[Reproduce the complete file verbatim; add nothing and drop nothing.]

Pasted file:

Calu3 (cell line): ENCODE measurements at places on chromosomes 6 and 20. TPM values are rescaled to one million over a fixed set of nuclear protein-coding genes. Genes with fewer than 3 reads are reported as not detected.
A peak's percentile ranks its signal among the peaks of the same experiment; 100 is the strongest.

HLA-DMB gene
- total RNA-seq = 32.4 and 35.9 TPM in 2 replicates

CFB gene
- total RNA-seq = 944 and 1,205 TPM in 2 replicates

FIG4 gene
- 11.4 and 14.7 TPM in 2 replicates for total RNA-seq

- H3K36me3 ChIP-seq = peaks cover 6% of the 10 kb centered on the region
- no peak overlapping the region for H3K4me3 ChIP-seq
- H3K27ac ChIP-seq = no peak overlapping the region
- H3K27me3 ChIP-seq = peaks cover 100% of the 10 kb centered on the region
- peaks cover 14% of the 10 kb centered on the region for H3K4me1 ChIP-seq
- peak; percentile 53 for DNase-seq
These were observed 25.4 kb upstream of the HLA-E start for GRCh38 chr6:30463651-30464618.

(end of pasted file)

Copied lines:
Calu3 (cell line): ENCODE measurements at places on chromosomes 6 and 20. TPM values are rescaled to one million over a fixed set of nuclear protein-coding genes. Genes with fewer than 3 reads are reported as not detected.
A peak's percentile ranks its signal among the peaks of the same experiment; 100 is the strongest.

HLA-DMB gene
- total RNA-seq = 32.4 and 35.9 TPM in 2 replicates

CFB gene
- total RNA-seq = 944 and 1,205 TPM in 2 replicates

FIG4 gene
- 11.4 and 14.7 TPM in 2 replicates for total RNA-seq

- H3K36me3 ChIP-seq = peaks cover 6% of the 10 kb centered on the region
- no peak overlapping the region for H3K4me3 ChIP-seq
- H3K27ac ChIP-seq = no peak overlapping the region
- H3K27me3 ChIP-seq = peaks cover 100% of the 10 kb centered on the region
- peaks cover 14% of the 10 kb centered on the region for H3K4me1 ChIP-seq
- peak; percentile 53 for DNase-seq
These were observed 25.4 kb upstream of the HLA-E start for GRCh38 chr6:30463651-30464618.